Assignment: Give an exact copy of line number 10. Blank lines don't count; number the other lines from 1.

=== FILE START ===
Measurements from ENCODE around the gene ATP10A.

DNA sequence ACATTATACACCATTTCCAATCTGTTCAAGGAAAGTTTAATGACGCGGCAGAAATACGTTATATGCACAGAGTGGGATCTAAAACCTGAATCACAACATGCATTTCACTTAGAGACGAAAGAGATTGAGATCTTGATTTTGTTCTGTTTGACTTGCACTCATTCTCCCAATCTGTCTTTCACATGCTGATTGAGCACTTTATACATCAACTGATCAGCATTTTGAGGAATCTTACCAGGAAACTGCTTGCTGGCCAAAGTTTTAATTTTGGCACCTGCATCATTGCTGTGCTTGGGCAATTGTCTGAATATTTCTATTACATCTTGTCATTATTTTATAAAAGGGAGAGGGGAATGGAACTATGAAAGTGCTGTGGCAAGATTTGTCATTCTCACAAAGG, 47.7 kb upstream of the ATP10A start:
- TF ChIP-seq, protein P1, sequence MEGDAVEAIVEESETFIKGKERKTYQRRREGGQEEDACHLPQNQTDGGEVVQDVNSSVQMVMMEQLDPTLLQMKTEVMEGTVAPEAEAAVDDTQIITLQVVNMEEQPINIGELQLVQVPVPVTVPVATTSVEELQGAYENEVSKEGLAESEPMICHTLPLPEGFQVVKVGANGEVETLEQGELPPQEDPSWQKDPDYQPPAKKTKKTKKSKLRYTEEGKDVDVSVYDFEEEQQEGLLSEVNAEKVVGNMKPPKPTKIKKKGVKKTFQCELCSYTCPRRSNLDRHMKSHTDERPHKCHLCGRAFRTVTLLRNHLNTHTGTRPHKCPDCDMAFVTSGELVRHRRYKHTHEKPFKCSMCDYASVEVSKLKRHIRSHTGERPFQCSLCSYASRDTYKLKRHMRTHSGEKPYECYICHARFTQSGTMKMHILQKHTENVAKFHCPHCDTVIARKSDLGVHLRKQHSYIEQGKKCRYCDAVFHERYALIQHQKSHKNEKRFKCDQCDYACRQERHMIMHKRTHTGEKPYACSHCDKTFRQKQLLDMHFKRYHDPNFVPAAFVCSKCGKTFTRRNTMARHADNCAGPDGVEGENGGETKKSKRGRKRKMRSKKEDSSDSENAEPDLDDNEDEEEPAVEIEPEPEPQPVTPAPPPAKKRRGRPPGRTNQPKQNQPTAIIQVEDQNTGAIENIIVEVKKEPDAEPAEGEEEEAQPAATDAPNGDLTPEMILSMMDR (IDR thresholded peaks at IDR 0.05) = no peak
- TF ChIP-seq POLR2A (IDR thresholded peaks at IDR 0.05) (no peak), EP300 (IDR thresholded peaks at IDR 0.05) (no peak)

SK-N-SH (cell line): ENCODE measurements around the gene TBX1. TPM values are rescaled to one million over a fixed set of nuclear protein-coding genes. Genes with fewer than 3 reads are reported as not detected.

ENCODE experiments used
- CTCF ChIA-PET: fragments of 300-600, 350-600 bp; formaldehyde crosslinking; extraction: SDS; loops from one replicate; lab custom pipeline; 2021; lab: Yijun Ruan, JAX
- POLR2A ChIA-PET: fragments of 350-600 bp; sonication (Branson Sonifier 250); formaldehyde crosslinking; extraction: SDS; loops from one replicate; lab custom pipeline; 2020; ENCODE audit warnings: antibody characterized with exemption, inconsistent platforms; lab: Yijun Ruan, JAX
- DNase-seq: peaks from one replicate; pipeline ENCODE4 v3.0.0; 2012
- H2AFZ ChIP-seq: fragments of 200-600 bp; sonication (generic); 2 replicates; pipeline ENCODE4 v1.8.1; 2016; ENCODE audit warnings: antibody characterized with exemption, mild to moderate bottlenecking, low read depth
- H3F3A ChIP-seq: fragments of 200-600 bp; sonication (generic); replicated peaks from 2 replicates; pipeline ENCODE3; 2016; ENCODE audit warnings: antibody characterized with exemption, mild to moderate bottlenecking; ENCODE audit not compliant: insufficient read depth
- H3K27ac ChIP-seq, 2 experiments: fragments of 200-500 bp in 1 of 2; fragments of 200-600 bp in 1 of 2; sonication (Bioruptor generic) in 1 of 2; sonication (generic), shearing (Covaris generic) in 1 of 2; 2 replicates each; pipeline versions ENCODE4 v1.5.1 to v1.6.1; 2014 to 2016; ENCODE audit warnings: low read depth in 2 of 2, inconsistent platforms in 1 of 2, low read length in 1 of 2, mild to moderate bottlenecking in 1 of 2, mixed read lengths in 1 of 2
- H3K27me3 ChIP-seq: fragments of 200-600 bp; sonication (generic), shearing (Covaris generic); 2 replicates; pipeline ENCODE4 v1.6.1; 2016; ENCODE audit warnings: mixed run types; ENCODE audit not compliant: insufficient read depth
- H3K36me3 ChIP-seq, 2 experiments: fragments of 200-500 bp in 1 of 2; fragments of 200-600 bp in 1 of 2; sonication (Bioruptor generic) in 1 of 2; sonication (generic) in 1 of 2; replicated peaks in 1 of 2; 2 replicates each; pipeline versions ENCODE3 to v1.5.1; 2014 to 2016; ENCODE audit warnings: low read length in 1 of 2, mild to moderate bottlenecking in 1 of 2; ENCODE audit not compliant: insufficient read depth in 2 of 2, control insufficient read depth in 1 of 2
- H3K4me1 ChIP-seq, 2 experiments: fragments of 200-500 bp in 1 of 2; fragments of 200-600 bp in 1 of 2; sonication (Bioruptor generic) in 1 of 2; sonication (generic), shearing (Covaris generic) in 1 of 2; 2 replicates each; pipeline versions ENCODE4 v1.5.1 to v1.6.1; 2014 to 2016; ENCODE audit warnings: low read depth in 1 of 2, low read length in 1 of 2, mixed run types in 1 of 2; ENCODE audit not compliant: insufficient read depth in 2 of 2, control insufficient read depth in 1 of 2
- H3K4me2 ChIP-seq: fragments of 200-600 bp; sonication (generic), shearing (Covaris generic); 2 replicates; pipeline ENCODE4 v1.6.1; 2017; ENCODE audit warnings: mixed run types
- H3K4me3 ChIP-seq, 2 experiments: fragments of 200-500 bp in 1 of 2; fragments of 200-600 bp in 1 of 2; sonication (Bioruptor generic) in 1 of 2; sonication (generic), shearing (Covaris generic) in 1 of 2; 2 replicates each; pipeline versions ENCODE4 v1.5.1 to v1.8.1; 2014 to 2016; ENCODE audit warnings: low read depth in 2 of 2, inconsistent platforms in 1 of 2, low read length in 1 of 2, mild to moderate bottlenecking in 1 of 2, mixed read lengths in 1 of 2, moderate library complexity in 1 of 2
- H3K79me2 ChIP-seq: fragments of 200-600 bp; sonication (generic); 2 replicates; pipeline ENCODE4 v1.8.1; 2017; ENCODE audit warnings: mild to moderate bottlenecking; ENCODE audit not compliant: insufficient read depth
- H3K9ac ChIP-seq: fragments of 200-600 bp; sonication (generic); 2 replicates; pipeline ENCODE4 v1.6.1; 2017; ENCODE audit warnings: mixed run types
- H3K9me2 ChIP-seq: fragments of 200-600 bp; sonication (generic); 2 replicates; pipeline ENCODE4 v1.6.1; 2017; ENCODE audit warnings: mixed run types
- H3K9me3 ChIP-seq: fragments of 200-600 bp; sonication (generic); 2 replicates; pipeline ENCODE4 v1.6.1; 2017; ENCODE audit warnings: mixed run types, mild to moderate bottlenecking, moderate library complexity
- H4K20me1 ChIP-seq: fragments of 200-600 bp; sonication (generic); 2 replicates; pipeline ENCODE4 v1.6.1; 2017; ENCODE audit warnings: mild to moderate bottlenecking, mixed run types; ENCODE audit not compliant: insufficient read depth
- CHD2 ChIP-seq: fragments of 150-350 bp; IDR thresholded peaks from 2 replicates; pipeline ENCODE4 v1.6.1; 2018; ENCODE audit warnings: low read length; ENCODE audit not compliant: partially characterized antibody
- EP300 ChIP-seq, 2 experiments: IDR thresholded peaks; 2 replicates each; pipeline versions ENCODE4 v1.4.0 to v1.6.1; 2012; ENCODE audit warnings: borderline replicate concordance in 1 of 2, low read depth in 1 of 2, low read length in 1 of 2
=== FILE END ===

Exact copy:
- H2AFZ ChIP-seq: fragments of 200-600 bp; sonication (generic); 2 replicates; pipeline ENCODE4 v1.8.1; 2016; ENCODE audit warnings: antibody characterized with exemption, mild to moderate bottlenecking, low read depth